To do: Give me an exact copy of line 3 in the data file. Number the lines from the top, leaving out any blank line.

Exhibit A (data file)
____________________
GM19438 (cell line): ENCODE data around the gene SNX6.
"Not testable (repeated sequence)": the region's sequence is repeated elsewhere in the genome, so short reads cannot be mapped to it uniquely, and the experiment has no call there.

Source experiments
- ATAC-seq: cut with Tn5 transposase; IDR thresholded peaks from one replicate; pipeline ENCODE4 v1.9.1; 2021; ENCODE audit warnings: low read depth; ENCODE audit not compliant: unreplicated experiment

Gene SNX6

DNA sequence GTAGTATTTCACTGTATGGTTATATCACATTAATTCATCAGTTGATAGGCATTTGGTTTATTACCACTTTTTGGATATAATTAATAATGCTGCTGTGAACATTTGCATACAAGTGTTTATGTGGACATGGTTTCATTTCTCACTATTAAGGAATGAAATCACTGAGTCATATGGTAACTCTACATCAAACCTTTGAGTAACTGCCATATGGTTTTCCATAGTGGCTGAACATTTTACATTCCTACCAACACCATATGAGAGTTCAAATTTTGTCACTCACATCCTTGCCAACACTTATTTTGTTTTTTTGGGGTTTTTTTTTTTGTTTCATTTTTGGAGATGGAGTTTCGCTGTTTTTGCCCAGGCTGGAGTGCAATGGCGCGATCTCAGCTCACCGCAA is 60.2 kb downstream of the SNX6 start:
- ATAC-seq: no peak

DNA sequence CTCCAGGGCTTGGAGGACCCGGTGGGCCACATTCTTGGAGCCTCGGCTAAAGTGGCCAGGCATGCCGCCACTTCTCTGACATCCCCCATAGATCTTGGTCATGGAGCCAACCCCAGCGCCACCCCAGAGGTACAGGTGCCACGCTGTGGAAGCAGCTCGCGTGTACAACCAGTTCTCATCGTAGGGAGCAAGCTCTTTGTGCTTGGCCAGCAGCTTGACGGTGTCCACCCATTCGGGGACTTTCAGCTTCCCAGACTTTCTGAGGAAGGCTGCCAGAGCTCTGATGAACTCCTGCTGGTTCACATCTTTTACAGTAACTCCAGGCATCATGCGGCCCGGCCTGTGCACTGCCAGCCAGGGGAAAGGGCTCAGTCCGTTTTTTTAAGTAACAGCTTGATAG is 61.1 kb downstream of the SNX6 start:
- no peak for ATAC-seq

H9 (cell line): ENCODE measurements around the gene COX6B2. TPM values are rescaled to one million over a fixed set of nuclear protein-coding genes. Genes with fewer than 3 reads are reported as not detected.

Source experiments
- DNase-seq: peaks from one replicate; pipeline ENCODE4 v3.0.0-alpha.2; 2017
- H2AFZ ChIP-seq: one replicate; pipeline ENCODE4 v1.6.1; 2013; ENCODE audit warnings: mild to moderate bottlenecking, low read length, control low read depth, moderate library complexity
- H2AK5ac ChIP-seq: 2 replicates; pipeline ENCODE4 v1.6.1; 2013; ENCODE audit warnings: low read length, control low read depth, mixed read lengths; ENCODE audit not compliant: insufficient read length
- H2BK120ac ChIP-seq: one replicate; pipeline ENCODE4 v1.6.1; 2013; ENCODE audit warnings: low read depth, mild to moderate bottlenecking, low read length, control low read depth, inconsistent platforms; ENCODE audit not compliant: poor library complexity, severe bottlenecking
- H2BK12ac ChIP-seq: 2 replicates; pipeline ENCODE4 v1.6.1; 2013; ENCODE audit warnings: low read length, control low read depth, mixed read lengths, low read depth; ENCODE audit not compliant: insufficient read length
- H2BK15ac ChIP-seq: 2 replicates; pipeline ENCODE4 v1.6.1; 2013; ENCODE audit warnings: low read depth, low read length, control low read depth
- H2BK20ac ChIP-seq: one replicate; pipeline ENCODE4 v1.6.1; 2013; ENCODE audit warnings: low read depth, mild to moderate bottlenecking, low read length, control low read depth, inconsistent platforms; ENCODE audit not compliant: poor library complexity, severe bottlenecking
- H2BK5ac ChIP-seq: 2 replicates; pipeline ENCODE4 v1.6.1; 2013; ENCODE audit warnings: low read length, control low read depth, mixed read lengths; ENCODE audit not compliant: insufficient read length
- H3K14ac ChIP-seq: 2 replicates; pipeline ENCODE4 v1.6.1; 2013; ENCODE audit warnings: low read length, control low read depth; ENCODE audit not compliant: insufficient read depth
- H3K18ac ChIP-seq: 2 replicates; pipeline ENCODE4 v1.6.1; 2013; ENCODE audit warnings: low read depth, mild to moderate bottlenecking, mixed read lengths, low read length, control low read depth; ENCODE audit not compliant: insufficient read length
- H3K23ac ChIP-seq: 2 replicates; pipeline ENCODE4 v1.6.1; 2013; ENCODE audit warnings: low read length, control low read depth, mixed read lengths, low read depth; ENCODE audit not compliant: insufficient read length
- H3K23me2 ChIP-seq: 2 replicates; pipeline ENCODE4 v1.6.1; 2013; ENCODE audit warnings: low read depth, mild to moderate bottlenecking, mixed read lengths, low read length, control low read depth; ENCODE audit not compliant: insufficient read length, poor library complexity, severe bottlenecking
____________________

Source experiments